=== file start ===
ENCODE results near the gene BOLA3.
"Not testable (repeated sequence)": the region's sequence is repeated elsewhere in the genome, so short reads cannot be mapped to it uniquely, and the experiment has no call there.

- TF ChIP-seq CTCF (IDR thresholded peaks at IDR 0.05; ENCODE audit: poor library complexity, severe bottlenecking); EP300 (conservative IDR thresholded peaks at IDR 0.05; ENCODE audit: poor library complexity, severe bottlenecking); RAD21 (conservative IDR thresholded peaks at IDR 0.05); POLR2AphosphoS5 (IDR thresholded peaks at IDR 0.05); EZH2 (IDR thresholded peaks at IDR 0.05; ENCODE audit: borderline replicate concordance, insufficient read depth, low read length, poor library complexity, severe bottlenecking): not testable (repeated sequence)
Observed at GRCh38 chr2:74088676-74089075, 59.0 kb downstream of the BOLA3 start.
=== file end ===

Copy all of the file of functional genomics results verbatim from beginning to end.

ENCODE results near the gene BOLA3.
"Not testable (repeated sequence)": the region's sequence is repeated elsewhere in the genome, so short reads cannot be mapped to it uniquely, and the experiment has no call there.

- TF ChIP-seq CTCF (IDR thresholded peaks at IDR 0.05; ENCODE audit: poor library complexity, severe bottlenecking); EP300 (conservative IDR thresholded peaks at IDR 0.05; ENCODE audit: poor library complexity, severe bottlenecking); RAD21 (conservative IDR thresholded peaks at IDR 0.05); POLR2AphosphoS5 (IDR thresholded peaks at IDR 0.05); EZH2 (IDR thresholded peaks at IDR 0.05; ENCODE audit: borderline replicate concordance, insufficient read depth, low read length, poor library complexity, severe bottlenecking): not testable (repeated sequence)
Observed at GRCh38 chr2:74088676-74089075, 59.0 kb downstream of the BOLA3 start.